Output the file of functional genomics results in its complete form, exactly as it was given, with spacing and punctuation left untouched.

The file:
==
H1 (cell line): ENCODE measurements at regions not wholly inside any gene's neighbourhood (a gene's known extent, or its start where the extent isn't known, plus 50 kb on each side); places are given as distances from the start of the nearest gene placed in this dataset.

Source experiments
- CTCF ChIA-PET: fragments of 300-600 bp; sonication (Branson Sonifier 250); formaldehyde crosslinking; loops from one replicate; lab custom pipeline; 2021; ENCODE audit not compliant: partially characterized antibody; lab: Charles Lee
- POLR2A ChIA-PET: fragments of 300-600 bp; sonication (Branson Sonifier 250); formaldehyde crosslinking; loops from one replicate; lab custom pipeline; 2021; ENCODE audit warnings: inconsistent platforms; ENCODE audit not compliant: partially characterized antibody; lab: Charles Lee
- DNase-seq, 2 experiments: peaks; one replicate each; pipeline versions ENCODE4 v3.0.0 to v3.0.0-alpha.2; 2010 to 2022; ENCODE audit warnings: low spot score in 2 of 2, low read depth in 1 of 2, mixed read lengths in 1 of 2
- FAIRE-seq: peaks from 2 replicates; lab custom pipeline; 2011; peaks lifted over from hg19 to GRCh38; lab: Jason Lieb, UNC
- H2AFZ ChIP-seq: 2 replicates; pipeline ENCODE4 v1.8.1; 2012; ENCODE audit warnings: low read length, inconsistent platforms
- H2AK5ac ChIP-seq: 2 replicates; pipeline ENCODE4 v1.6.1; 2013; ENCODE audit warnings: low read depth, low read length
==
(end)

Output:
H1 (cell line): ENCODE measurements at regions not wholly inside any gene's neighbourhood (a gene's known extent, or its start where the extent isn't known, plus 50 kb on each side); places are given as distances from the start of the nearest gene placed in this dataset.

Source experiments
- CTCF ChIA-PET: fragments of 300-600 bp; sonication (Branson Sonifier 250); formaldehyde crosslinking; loops from one replicate; lab custom pipeline; 2021; ENCODE audit not compliant: partially characterized antibody; lab: Charles Lee
- POLR2A ChIA-PET: fragments of 300-600 bp; sonication (Branson Sonifier 250); formaldehyde crosslinking; loops from one replicate; lab custom pipeline; 2021; ENCODE audit warnings: inconsistent platforms; ENCODE audit not compliant: partially characterized antibody; lab: Charles Lee
- DNase-seq, 2 experiments: peaks; one replicate each; pipeline versions ENCODE4 v3.0.0 to v3.0.0-alpha.2; 2010 to 2022; ENCODE audit warnings: low spot score in 2 of 2, low read depth in 1 of 2, mixed read lengths in 1 of 2
- FAIRE-seq: peaks from 2 replicates; lab custom pipeline; 2011; peaks lifted over from hg19 to GRCh38; lab: Jason Lieb, UNC
- H2AFZ ChIP-seq: 2 replicates; pipeline ENCODE4 v1.8.1; 2012; ENCODE audit warnings: low read length, inconsistent platforms
- H2AK5ac ChIP-seq: 2 replicates; pipeline ENCODE4 v1.6.1; 2013; ENCODE audit warnings: low read depth, low read length